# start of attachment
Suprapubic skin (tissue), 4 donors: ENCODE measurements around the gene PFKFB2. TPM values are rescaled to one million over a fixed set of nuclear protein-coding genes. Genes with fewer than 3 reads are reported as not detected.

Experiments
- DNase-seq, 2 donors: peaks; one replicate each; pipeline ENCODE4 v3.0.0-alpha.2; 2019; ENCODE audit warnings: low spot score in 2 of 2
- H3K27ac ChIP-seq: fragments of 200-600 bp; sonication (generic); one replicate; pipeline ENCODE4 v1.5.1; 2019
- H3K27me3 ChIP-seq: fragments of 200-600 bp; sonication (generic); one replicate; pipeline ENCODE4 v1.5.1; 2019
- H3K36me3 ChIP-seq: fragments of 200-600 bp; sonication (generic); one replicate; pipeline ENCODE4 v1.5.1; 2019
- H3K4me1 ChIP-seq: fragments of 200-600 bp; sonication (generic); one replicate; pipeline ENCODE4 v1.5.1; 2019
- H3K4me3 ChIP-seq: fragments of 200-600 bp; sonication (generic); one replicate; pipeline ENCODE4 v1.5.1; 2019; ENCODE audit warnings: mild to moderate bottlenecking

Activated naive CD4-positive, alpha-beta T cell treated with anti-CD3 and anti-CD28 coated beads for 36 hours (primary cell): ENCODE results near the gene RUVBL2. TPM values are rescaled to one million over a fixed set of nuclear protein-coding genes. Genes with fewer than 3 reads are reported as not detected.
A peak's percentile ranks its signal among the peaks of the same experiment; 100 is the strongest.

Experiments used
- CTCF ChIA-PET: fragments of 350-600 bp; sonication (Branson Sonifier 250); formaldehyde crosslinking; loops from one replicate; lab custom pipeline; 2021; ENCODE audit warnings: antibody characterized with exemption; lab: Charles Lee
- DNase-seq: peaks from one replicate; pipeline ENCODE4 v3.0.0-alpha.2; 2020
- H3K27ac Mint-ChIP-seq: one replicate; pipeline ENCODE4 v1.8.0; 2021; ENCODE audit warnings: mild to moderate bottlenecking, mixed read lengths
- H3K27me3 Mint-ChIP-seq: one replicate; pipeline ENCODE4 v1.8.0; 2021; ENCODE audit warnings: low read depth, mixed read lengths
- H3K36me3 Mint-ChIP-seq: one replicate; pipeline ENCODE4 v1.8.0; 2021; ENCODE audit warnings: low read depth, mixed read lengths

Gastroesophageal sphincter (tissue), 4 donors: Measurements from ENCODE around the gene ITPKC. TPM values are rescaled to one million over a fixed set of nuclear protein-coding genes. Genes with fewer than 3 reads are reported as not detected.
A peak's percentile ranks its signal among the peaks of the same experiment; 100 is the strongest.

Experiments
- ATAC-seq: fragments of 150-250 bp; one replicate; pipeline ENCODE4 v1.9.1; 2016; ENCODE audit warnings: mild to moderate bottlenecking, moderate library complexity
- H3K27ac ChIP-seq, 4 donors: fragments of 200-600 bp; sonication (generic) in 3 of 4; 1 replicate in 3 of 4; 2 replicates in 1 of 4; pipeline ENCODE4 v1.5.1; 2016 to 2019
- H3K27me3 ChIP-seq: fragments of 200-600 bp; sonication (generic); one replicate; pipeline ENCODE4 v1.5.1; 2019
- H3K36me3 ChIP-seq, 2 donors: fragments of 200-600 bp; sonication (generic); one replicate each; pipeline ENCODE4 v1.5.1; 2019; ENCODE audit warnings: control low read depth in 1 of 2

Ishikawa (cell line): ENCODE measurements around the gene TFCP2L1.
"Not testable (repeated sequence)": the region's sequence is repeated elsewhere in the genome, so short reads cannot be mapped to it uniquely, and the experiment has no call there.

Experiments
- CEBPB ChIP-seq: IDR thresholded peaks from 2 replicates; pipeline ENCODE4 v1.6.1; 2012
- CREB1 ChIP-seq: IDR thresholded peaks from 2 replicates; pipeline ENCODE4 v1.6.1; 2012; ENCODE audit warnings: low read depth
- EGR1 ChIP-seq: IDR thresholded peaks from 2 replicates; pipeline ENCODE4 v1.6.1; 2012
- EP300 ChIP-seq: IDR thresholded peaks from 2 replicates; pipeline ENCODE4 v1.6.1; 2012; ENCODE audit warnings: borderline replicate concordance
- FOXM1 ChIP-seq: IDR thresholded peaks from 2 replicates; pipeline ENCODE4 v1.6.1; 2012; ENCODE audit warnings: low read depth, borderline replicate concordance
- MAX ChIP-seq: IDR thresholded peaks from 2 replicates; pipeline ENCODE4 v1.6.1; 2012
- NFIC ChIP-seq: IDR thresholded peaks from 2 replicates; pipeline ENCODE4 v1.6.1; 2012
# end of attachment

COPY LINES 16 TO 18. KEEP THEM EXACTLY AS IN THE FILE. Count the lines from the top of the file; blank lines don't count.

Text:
- H3K36me3 Mint-ChIP-seq: one replicate; pipeline ENCODE4 v1.8.0; 2021; ENCODE audit warnings: low read depth, mixed read lengths

Gastroesophageal sphincter (tissue), 4 donors: Measurements from ENCODE around the gene ITPKC. TPM values are rescaled to one million over a fixed set of nuclear protein-coding genes. Genes with fewer than 3 reads are reported as not detected.
A peak's percentile ranks its signal among the peaks of the same experiment; 100 is the strongest.